If your sport is in rangefinding, wind judging, entering data into ballistic solutions and seeing if you can hit things at long range then please, don’t take your shooting sport hunting. Keep it on the range.

When does shooting pest species at long range become speculative target shooting on live quarry? When you squeeze the trigger wondering if you might actually hit and kill the animal? I used to do a lot of pest control for golf clubs, farms and parks. My clients were not paying my team to see if we could hit stuff ‘out there’ and blaze shots off. They paid us to deal with the problem effectively and with minimum rounds fired. So, if you were not properly confident of the shot, you would leave the rabbit or fox undisturbed until the next time round.

hitting long range steel is one thing. Live quarry is a different game entirelyhitting long range steel is one thing. Live quarry is a different game entirely

shooting or hunting?

The ethical and moral questions raised here suggest that our shooting community should separate and clarify our relative mission statements. We hunt to kill cleanly and certainly and the sport is in the hunt. We shoot to learn, improve and test our abilities and the sport is in the shooting.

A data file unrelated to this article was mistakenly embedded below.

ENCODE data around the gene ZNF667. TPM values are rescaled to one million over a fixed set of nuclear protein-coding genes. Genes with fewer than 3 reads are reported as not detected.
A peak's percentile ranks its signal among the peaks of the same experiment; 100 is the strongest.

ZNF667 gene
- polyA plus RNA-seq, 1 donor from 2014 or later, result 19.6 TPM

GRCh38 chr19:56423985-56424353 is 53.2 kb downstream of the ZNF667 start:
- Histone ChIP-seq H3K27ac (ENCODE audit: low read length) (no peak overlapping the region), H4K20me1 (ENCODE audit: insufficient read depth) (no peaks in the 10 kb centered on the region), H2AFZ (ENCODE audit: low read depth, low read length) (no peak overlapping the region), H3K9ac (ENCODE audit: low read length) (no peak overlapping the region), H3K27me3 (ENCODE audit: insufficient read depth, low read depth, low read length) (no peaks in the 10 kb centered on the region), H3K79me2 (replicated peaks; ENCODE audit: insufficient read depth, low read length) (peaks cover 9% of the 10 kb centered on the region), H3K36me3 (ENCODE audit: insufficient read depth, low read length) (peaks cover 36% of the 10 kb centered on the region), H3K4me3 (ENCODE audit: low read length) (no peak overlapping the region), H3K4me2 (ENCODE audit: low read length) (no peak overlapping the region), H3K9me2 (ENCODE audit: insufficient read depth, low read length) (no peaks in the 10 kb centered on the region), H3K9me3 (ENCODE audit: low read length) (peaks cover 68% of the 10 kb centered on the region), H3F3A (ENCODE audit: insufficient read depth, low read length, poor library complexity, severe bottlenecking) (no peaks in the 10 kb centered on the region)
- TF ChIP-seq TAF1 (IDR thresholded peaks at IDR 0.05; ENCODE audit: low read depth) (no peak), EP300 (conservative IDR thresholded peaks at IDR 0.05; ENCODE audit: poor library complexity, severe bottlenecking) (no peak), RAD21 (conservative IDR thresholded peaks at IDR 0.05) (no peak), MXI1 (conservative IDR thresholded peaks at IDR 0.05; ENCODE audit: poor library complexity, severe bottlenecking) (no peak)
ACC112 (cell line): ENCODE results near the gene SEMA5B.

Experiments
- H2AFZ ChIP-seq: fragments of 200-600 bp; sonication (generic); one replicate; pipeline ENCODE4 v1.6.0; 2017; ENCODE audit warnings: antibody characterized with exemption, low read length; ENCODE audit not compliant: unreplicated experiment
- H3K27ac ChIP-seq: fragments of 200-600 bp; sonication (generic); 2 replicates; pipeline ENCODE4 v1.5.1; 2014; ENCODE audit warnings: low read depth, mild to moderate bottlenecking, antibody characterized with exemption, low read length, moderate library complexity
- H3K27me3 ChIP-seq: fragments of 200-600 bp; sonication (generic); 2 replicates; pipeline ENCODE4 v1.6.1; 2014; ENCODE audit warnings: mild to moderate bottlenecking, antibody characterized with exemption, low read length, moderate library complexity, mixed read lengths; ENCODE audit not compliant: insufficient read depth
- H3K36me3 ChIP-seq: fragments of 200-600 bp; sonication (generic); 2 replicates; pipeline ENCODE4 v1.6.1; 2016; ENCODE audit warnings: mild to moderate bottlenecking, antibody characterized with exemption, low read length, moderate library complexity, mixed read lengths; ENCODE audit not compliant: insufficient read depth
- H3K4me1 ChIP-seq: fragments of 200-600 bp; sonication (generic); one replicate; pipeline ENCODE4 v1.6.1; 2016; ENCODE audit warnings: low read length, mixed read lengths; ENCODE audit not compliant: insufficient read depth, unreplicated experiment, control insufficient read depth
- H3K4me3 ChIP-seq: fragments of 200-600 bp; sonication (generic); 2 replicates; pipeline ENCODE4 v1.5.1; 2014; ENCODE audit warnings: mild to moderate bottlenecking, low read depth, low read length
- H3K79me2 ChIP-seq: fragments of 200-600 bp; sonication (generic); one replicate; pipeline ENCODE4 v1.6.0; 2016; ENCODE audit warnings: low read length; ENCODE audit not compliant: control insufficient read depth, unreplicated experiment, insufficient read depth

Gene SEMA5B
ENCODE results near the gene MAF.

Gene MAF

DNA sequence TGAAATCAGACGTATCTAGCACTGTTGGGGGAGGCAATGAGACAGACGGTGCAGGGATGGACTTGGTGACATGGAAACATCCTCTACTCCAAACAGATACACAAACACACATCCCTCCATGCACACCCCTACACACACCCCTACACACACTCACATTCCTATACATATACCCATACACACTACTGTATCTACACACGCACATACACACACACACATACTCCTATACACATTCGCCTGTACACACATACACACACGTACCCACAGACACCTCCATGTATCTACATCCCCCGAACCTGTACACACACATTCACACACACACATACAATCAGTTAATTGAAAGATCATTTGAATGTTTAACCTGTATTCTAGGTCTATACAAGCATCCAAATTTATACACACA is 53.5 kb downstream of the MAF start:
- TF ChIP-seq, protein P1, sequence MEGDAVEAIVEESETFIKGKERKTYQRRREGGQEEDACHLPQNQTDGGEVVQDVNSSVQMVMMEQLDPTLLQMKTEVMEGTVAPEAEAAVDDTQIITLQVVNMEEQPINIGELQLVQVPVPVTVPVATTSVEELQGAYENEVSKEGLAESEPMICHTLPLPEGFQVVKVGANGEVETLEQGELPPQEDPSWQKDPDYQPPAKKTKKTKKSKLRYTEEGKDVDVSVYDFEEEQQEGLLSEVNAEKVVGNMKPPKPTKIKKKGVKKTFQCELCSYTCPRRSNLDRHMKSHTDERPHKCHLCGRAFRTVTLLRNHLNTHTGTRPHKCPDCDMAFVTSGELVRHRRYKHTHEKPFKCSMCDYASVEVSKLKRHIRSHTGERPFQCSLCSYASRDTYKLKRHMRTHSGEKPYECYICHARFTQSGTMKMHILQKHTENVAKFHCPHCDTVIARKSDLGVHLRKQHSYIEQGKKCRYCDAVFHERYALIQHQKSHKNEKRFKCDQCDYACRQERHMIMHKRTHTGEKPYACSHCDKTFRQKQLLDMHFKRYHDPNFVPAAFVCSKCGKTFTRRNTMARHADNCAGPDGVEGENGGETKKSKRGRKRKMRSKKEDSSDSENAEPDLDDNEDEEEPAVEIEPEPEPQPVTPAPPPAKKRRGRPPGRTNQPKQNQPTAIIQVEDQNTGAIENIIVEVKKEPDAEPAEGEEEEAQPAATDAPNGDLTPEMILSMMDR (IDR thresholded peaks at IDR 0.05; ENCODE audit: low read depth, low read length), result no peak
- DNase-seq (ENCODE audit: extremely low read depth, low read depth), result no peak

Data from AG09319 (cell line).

Interestingly, I am at my most effective as a hunter if I spend a lot of time training and shooting at targets with my hunting rifle. The best shots will go hungry if they cannot (or will not) hunt close enough to kill with certainty. The best hunters may go hungry if they cannot make the shot when they are reasonably close to their quarry. Both skills need to be equally promoted if we and our sports are to be defensible and sustainable.

I love to take my Steel Core Cyclone .308 tactical rifle target shooting. Its Schmidt & Bender PM2 3-20x50 scope coupled with my rangefinders, Kestrel Horus and match ammunition make shooting steel plates at 200–1,000m massive fun. Whatever you shoot with, this is a sport in its own right. Personally, I don’t hunt with target or tactical rifles.